The church continued on for over a century until the Sri Lankan Civil War in the latter part of the 20th century. At this time the government feared attacks on the harbor, which was a vital point (or possibly even thought that there may be attacks from the sea end) and highly restricted access to the entire area. This meant that the church was effectively sealed off for decades. While sailors from overseas could request special access to the church, they too had to go through a series of time consuming and invasive checkpoints that discouraged almost all but the most pious. As a result the congregation dropped to a mere handful.
Today, with the end of the civil war, early in the 21st century, the church has become accessible once again. Many travelers visit it to marvel at the architecture or ask about their long gone ancestors who had some sort of connection to the church. The congregation is on the rise once again.
On the outside St Peter’s doesn’t look much like a church at all. However, once you go inside, it cannot be mistaken for anything other than a historic several century-old church. The high roof, stained limestone walls, marble floors, arched glass windows, wooden pews blackened with age, wood and marble plaques on the walls in memory of some of the long gone members of the congregation, and the sense of peace and quiet; all lend to it’s beauty and charm. The shadowed spaces speak of deep history and whispered secrets. It’s said that the foundations of the place are the original structures from the Portuguese monastery.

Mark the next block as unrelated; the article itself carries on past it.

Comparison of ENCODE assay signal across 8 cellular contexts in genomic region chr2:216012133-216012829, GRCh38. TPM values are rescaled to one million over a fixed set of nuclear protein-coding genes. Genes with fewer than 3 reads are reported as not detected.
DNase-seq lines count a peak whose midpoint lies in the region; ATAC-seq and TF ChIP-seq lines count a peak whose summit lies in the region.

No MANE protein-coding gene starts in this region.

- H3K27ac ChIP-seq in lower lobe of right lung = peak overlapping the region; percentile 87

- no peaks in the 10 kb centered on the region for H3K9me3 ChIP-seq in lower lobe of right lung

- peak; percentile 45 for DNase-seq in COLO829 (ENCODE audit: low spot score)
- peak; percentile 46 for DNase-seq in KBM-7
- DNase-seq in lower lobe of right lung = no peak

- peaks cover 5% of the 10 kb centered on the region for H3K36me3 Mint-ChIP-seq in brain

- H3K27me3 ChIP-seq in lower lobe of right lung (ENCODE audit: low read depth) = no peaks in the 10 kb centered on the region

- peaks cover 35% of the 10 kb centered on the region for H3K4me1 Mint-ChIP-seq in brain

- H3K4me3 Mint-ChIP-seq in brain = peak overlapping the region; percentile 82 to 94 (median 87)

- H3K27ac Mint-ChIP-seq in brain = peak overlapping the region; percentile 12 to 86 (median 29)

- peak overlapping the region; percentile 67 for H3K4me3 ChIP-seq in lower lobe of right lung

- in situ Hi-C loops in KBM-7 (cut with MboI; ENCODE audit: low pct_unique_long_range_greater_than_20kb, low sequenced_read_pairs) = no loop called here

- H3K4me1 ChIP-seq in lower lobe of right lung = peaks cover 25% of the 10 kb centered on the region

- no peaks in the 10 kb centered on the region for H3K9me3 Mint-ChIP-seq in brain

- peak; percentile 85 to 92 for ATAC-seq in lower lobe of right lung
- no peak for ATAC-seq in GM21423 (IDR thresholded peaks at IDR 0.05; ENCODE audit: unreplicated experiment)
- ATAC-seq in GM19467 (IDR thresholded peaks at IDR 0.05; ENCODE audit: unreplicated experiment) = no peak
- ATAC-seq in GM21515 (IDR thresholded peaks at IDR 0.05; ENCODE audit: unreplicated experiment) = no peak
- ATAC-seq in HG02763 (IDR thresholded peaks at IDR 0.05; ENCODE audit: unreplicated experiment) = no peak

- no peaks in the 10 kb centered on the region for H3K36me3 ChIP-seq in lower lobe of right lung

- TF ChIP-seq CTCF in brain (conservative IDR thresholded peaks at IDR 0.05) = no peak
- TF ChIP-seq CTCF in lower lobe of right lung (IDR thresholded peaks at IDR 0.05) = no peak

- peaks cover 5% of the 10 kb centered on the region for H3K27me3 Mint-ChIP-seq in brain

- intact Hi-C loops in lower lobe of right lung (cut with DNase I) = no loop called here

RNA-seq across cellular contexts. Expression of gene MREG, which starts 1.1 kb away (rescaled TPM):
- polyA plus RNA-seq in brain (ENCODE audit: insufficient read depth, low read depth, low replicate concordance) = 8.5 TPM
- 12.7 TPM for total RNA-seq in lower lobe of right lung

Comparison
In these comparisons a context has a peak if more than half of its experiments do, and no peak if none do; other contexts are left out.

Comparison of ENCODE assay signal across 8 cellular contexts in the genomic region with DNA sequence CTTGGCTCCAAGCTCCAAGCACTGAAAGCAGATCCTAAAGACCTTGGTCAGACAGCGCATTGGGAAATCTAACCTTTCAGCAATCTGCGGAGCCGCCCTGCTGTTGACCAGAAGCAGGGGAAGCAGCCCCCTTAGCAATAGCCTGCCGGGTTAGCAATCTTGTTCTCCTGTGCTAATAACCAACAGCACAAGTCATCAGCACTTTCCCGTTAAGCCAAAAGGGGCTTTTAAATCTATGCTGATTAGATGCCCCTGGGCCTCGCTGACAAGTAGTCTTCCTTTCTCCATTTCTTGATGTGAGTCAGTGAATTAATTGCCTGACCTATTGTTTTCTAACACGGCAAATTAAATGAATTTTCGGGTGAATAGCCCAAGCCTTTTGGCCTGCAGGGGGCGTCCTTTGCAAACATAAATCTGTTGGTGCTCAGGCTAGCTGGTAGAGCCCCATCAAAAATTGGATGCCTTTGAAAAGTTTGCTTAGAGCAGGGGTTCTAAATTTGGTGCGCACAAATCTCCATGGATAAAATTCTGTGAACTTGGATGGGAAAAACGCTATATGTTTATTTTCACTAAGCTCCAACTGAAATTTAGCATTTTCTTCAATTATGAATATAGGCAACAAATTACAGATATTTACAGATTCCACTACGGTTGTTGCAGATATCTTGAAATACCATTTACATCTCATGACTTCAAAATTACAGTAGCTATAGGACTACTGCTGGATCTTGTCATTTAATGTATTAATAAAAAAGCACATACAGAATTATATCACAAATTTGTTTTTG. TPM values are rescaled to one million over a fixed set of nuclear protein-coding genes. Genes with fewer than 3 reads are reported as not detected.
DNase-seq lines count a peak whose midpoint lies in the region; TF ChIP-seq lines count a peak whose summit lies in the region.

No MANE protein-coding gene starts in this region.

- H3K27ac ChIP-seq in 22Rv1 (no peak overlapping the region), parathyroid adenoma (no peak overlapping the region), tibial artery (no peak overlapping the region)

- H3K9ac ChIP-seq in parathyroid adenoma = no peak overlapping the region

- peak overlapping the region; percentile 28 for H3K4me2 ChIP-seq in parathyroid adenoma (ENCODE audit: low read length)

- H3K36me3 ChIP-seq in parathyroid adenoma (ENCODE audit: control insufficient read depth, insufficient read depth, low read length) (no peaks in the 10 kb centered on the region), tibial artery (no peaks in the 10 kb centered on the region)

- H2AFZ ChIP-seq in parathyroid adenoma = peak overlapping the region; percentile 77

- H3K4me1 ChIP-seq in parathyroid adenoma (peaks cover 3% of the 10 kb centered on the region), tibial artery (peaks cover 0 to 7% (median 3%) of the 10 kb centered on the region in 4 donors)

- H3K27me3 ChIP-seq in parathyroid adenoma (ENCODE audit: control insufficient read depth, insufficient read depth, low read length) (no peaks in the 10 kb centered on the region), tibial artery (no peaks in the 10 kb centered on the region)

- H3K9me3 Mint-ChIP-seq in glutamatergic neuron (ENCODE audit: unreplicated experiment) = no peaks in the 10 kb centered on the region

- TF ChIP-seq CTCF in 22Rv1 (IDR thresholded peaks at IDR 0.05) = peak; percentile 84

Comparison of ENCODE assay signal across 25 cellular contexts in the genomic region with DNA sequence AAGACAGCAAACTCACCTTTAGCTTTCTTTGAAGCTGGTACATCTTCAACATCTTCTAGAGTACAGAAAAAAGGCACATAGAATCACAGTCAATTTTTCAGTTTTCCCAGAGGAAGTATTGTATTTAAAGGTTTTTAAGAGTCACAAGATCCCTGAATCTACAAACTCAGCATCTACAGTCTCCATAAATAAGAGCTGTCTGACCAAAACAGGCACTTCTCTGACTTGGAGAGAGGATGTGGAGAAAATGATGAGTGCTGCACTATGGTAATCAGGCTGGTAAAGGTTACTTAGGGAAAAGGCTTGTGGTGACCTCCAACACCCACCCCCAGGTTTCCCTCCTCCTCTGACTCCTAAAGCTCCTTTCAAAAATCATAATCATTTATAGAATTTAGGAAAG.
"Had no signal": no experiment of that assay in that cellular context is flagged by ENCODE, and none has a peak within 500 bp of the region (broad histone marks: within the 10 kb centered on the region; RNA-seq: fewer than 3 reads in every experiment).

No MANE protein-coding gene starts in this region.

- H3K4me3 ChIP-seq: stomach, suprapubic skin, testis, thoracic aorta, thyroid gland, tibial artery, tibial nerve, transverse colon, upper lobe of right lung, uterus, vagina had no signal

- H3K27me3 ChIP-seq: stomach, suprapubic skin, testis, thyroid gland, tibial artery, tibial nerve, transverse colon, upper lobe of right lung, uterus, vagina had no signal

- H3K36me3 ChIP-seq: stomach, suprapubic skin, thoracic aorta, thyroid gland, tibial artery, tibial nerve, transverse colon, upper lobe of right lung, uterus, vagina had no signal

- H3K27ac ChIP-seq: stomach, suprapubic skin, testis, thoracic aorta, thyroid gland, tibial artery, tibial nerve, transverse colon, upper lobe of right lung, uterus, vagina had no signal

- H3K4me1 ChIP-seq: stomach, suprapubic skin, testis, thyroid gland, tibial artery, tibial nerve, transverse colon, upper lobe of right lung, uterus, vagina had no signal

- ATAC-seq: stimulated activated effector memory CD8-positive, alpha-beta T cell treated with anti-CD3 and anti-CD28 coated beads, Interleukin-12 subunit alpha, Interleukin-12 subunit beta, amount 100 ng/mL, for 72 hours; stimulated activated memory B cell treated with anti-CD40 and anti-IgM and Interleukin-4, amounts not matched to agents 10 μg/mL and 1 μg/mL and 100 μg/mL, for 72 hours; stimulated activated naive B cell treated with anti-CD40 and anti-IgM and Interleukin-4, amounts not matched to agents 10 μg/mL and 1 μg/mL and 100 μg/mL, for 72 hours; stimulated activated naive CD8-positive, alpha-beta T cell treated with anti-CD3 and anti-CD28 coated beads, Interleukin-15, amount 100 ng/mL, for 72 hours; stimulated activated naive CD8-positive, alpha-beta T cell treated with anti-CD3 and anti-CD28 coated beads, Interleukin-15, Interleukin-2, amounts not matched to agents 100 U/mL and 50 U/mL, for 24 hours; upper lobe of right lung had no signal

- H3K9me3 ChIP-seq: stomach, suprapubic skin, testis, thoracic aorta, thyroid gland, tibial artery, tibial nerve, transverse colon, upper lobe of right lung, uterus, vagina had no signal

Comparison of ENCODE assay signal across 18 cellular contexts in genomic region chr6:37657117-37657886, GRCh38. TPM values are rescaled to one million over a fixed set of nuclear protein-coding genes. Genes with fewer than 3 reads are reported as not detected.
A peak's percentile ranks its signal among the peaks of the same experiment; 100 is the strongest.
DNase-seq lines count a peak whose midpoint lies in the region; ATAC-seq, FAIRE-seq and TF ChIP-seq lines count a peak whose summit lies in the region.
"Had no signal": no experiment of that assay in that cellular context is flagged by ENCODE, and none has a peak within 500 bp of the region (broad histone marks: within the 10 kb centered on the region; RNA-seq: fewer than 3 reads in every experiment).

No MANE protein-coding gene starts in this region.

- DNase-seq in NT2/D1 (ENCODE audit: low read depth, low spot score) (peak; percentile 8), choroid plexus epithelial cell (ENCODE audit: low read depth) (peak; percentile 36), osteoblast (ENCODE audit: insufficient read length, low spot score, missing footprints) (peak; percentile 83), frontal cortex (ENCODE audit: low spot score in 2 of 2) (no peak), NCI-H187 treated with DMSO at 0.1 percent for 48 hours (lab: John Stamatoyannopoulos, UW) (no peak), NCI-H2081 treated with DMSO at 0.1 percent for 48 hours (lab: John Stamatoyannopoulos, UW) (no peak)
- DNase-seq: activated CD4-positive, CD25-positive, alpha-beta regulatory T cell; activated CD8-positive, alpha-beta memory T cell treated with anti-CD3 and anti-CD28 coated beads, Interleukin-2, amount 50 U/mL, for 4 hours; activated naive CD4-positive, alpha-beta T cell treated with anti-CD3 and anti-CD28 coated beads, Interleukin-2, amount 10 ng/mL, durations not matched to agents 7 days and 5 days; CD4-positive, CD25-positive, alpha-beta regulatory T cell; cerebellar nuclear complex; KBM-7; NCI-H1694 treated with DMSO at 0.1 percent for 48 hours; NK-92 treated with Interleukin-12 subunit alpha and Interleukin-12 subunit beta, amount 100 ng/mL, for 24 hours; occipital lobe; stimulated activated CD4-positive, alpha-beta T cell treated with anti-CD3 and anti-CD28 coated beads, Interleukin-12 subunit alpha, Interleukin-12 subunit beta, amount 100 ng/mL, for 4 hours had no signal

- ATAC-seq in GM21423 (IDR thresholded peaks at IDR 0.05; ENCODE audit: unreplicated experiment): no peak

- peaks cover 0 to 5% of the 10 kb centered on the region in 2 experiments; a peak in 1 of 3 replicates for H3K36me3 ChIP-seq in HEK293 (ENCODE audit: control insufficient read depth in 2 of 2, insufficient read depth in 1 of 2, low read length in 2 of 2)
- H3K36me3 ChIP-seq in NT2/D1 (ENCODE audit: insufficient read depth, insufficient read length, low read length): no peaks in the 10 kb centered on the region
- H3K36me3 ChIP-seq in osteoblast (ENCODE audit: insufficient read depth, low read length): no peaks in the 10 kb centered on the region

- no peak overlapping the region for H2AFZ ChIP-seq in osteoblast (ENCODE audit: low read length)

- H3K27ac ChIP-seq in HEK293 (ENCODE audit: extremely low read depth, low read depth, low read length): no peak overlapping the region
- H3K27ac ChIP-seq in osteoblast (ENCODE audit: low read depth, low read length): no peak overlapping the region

On the side of the church is an altar. In the 1960s, a sexton named Paul, who stayed late working in the church, fell asleep at this altar. He dreamt that Jesus appeared to him and touched him. When he woke up, he had miraculously gained the ability to heal. He went on to form a prayer ministry. A plaque to Paul can be seen within the church too.
Some of the plaques, commemorative monuments, and tombs that you will see within the church premises are for prominent members who have made quite a name for themselves in history. These include:
Another interesting object to have a look at is the 200 year old British Flag still preserved within the church.
Currently, the church is part of the Church of Ceylon, but is governed by the Archbishop of Canterbury in England as an Anglican Church. It’s definitely one of the most historic places within the city of Colombo, and is a must-visit for all travelers.